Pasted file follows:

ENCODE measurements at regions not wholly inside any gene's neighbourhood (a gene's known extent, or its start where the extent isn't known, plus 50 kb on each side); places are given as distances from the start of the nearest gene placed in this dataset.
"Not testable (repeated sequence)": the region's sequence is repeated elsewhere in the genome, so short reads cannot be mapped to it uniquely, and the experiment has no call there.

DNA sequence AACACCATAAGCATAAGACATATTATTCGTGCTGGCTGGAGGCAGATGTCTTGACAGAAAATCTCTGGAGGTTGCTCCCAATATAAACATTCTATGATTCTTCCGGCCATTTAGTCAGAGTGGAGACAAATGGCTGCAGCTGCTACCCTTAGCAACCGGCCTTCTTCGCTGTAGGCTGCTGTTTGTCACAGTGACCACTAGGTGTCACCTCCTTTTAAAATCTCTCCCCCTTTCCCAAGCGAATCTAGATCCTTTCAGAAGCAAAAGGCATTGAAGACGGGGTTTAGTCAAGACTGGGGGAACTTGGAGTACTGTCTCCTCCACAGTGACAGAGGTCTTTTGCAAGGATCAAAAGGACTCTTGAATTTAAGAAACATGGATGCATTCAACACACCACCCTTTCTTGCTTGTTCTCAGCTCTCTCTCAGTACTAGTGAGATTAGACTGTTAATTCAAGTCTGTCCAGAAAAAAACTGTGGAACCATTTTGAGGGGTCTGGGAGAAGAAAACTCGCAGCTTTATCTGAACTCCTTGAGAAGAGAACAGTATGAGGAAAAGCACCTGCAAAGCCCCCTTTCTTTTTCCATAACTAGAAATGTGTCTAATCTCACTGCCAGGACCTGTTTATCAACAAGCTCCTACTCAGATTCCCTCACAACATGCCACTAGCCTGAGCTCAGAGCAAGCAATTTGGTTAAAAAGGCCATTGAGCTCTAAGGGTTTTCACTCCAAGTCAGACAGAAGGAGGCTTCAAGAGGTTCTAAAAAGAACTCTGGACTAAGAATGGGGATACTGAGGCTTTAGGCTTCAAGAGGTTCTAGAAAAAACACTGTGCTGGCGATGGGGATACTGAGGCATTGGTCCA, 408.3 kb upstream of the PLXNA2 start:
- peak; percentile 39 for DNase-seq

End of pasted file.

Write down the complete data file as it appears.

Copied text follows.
ENCODE measurements at regions not wholly inside any gene's neighbourhood (a gene's known extent, or its start where the extent isn't known, plus 50 kb on each side); places are given as distances from the start of the nearest gene placed in this dataset.
"Not testable (repeated sequence)": the region's sequence is repeated elsewhere in the genome, so short reads cannot be mapped to it uniquely, and the experiment has no call there.

DNA sequence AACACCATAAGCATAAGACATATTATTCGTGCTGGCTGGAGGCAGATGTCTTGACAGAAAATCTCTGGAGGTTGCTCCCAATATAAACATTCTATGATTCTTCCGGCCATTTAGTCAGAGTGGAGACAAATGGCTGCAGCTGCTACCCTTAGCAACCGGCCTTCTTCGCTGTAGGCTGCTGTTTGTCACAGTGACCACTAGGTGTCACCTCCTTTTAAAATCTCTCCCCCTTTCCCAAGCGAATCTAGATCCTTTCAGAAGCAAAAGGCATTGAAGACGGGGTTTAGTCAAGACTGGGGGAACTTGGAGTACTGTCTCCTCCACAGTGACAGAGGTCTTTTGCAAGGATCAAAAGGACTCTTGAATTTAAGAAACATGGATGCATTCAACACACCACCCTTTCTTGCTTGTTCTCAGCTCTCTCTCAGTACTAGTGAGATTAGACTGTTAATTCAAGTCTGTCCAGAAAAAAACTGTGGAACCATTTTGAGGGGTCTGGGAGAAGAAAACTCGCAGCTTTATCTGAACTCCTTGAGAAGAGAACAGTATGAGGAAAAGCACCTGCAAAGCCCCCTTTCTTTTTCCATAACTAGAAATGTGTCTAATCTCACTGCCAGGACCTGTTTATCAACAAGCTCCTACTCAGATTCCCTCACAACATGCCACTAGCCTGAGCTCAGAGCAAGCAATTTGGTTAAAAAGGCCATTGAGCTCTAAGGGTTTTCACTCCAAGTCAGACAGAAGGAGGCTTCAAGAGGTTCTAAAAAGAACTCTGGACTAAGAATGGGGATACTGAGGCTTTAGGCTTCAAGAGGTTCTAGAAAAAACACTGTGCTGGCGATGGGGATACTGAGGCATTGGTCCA, 408.3 kb upstream of the PLXNA2 start:
- peak; percentile 39 for DNase-seq